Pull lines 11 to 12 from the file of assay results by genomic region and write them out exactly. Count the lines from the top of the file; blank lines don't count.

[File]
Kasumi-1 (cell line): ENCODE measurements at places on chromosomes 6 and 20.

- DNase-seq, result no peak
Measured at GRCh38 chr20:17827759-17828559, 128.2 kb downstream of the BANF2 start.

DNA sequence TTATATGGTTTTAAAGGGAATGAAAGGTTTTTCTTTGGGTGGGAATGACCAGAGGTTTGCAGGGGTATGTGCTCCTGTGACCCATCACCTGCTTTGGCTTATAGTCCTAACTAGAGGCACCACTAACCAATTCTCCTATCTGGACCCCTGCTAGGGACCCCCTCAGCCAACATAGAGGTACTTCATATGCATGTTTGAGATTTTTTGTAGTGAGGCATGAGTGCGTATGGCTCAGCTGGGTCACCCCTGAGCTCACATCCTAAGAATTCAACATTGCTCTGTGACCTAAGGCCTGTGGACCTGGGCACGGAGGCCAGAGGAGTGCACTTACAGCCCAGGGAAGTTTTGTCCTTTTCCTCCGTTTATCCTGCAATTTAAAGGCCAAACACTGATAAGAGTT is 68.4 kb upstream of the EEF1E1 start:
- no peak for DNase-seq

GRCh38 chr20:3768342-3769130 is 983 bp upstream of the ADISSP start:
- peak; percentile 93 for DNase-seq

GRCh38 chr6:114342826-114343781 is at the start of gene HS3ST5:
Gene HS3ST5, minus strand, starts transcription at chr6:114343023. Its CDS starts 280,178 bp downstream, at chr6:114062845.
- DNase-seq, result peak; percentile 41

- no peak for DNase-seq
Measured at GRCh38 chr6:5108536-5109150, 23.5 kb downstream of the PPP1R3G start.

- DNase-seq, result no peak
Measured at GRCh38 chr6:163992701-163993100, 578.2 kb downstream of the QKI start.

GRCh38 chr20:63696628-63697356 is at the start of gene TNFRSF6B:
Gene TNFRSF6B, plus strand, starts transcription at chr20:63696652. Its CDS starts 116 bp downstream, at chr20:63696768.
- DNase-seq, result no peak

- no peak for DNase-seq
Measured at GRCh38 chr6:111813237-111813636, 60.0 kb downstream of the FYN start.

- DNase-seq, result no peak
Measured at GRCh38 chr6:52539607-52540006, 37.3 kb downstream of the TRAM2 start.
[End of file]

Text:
- no peak for DNase-seq
Measured at GRCh38 chr6:5108536-5109150, 23.5 kb downstream of the PPP1R3G start.